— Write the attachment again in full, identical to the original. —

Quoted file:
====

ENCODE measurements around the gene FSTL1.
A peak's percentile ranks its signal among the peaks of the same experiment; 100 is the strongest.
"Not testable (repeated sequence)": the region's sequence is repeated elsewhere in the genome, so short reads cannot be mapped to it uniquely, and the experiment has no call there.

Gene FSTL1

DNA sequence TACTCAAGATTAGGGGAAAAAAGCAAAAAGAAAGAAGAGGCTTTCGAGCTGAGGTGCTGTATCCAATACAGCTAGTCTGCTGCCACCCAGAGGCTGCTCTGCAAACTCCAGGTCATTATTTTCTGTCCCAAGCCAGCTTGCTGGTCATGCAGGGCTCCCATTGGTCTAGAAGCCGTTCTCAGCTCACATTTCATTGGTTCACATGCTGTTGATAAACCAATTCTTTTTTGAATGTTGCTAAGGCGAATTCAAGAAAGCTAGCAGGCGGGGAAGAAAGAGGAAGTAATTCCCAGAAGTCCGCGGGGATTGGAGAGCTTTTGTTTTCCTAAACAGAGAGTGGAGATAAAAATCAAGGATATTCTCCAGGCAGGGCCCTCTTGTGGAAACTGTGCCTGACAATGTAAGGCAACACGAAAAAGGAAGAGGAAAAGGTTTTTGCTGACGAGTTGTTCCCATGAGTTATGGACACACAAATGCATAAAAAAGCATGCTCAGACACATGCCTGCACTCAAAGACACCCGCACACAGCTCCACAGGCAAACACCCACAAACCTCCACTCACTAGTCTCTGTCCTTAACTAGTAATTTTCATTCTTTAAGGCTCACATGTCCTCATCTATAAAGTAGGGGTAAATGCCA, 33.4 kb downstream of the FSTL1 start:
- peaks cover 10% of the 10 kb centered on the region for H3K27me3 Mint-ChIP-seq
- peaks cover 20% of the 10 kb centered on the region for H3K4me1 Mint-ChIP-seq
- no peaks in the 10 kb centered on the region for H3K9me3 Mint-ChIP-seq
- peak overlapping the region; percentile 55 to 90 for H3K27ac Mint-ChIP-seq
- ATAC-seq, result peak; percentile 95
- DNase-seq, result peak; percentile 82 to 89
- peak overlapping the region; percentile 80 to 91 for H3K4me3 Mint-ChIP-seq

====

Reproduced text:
ENCODE measurements around the gene FSTL1.
A peak's percentile ranks its signal among the peaks of the same experiment; 100 is the strongest.
"Not testable (repeated sequence)": the region's sequence is repeated elsewhere in the genome, so short reads cannot be mapped to it uniquely, and the experiment has no call there.

Gene FSTL1

DNA sequence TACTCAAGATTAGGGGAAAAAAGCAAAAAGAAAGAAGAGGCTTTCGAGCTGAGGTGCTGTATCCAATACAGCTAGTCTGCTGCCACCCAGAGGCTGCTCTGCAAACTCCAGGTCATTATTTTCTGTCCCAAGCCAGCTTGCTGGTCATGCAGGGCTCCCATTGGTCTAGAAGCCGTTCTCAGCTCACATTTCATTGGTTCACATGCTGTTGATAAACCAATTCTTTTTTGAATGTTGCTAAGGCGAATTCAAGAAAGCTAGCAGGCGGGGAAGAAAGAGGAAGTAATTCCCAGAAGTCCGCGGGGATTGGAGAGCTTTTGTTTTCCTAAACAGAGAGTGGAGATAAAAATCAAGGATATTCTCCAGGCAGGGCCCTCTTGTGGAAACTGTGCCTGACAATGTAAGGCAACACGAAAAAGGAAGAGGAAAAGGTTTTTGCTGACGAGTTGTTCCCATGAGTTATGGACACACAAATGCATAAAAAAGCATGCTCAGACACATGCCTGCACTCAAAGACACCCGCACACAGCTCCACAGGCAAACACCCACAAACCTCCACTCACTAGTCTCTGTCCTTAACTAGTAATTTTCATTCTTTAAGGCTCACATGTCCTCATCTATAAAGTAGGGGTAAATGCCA, 33.4 kb downstream of the FSTL1 start:
- peaks cover 10% of the 10 kb centered on the region for H3K27me3 Mint-ChIP-seq
- peaks cover 20% of the 10 kb centered on the region for H3K4me1 Mint-ChIP-seq
- no peaks in the 10 kb centered on the region for H3K9me3 Mint-ChIP-seq
- peak overlapping the region; percentile 55 to 90 for H3K27ac Mint-ChIP-seq
- ATAC-seq, result peak; percentile 95
- DNase-seq, result peak; percentile 82 to 89
- peak overlapping the region; percentile 80 to 91 for H3K4me3 Mint-ChIP-seq